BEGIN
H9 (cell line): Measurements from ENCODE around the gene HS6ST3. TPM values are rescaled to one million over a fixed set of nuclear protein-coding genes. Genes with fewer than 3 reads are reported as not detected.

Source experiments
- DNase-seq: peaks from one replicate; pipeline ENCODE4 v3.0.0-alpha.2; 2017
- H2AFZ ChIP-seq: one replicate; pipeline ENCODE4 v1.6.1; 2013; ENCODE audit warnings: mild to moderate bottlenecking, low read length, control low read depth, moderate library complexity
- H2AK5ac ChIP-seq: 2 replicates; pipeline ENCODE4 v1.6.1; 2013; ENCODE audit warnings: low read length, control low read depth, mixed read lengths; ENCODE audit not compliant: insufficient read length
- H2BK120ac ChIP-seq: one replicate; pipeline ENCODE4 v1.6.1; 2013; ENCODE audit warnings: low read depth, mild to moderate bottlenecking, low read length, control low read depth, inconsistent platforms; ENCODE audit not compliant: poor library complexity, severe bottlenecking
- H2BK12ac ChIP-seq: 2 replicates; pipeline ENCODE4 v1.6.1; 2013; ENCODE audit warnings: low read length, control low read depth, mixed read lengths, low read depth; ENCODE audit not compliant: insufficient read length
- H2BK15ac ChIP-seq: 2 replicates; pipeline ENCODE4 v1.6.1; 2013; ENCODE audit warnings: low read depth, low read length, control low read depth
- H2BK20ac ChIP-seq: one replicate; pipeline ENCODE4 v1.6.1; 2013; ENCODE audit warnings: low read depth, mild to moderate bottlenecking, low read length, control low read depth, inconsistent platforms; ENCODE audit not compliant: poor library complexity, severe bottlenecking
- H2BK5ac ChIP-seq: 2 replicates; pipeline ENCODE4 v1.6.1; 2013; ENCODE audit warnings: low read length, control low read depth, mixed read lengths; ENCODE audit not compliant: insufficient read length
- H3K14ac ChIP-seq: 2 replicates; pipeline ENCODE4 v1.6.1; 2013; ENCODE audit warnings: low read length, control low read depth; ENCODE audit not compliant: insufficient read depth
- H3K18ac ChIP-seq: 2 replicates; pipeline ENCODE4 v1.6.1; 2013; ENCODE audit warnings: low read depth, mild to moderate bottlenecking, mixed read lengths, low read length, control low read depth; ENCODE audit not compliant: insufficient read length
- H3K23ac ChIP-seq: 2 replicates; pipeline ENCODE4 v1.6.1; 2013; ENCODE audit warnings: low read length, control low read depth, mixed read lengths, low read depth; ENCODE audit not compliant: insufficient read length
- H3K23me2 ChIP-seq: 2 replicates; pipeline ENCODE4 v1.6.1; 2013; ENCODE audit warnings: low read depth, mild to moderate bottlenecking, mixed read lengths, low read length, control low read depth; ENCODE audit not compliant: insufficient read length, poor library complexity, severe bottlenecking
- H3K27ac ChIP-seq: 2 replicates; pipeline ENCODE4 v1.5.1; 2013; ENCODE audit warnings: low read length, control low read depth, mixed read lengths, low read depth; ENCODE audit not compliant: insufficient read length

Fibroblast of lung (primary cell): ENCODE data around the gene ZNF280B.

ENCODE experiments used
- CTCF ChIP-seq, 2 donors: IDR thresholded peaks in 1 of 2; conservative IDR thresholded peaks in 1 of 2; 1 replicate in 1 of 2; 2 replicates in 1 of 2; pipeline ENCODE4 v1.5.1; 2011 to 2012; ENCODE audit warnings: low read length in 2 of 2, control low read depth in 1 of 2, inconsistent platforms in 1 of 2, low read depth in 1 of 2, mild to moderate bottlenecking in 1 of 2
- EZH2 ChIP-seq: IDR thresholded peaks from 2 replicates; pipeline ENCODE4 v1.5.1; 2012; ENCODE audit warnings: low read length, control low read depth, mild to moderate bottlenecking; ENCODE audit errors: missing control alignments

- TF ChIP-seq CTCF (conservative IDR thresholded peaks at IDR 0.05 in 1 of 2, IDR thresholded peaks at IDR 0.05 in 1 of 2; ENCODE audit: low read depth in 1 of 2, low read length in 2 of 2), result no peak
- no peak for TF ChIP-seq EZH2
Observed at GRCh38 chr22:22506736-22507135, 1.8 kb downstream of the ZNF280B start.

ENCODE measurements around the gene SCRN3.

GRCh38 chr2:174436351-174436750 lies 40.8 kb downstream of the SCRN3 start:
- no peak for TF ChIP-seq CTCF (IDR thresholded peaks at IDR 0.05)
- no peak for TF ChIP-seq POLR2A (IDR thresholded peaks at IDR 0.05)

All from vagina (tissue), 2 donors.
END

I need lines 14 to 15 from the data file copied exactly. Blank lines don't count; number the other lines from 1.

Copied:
- H3K23me2 ChIP-seq: 2 replicates; pipeline ENCODE4 v1.6.1; 2013; ENCODE audit warnings: low read depth, mild to moderate bottlenecking, mixed read lengths, low read length, control low read depth; ENCODE audit not compliant: insufficient read length, poor library complexity, severe bottlenecking
- H3K27ac ChIP-seq: 2 replicates; pipeline ENCODE4 v1.5.1; 2013; ENCODE audit warnings: low read length, control low read depth, mixed read lengths, low read depth; ENCODE audit not compliant: insufficient read length